Internal Parasites

There are many types of internal parasites that can make your rottie very sick. Some are worms that live in the intestines and feed on the nutrition your dog needs or that actually feed on his blood. Some worms, such as heartworms, live in the heart, bloodstream, and lungs. Other internal parasites are microscopic, but these can still cause extreme diarrhea. Regardless of the type of internal parasite, your vet can help you in your fight to keep your rottie parasite-free.

Never deworm your dog with over-the-counter dewormers. These only work on specific types of worms and will do no good if you treat for the wrong type of worm. Since all dewormers are poisons, it is best to have your vet diagnose the type of infestation and then recommend the appropriate dewormer.


A dog or puppy becomes infected when he accidentally ingests the worm's eggs. The most common source of contamination is fecal material. However, your rottweiler can also contract worms from eating raw meat from infected animals such as rodents, game, or farm animals. Fleas carry tapeworms that, when accidentally ingested, can infest your rottweiler. The most common worms are roundworms, hookworms, tapeworms, and whipworms.

Roundworms, and to a lesser extent, tapeworms, can infect people through the oral-fecal route. Children have contracted round-worms, but because people aren't the normal host for them, the roundworms migrate to places like eyes, causing blindness. It is very important to keep your dogs worm-free.

Although worms are common in puppies, worms will make your rottweiler sick. When you take your rottweiler to the veterinarian, ask him if you should bring a fecal sample. Your veterinarian may want to run a fecal test and check for parasites.

If your rottweiler has diarrhea, bloating, weight loss (or is not gaining weight), bloody stools, anemia, or rice-like flecks around the anus, have your veterinarian run a fecal test to look for worms. Rottweilers that scoot on their bottoms are more likely to have impacted anal sacs than worms, but you should have your veterinarian check for worms anyway.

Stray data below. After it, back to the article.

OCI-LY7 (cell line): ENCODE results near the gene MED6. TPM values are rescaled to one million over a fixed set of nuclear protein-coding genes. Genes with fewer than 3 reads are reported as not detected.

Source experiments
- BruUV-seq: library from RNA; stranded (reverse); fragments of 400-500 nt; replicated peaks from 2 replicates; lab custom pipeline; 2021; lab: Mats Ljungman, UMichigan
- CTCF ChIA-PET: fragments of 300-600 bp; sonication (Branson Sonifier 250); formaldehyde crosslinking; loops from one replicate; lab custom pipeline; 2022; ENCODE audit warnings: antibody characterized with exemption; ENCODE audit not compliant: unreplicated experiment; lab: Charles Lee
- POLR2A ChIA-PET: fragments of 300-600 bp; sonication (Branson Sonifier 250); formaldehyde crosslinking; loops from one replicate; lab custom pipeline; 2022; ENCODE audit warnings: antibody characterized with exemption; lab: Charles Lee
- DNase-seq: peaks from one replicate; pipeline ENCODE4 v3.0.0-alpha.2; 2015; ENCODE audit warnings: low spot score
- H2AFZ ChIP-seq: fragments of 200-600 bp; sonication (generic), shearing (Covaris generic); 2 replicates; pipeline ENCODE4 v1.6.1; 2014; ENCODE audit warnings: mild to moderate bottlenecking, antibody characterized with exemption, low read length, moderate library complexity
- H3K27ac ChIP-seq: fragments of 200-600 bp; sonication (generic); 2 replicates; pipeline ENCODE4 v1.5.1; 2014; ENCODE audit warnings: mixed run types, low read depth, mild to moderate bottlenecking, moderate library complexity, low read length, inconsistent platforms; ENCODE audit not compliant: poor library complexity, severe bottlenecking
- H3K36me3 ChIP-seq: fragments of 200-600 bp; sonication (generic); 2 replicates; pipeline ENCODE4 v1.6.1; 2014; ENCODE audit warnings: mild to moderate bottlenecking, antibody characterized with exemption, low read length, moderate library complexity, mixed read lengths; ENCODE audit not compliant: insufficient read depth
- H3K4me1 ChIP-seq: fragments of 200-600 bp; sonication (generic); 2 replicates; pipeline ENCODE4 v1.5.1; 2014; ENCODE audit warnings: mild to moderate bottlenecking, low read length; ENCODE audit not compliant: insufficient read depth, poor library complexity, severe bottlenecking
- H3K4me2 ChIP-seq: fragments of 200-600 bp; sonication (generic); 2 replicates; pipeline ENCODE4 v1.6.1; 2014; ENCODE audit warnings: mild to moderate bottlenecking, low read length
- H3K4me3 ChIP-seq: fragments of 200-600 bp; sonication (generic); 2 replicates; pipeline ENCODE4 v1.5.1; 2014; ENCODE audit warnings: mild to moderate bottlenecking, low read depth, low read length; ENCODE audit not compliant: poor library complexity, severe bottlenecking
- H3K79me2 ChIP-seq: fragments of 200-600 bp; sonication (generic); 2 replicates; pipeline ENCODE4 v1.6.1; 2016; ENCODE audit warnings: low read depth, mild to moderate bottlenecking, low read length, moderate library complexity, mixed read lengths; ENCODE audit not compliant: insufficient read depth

Roundworms (Toxocara canis) are the most common worms. Your rottweiler may have been infected with roundworms even before he was born! Roundworms lie dormant in a female dog's body and start migrating to the puppies when the female becomes pregnant. Roundworms can even infect the mother's milk, and the puppies can pick them up while nursing. Other avenues for transmission include fecal matter.

Contracting roundworms is not a statement of the breeder's care. If your rottweiler's mother has ever had roundworms during her life, your puppy has probably contracted them through her. However, the breeder should deworm the puppies.

Roundworm infestation can be serious in puppies and in old and debilitated dogs. Roundworms feed off the nutrition intended for your rottie. A puppy that is infested may have a pot belly, may lose weight, and may have a poor coat. Other signs include vomiting, diarrhea, and a garlic odor to the breath. Take your puppy and a fecal sample to the vet. Roundworms can be quite serious and can kill a puppy.


Hookworms (Ancylostoma caninum) are smaller than round-worms and feed in the small intestine from your rottweiler's blood. Dogs contract hookworms either through skin penetration (they can burrow into a dog's skin) or through the mother's milk. Severe infestations can be life threatening and can cause severe anemia. Diarrhea, weight loss, and lethargy are signs of hookworm infestation.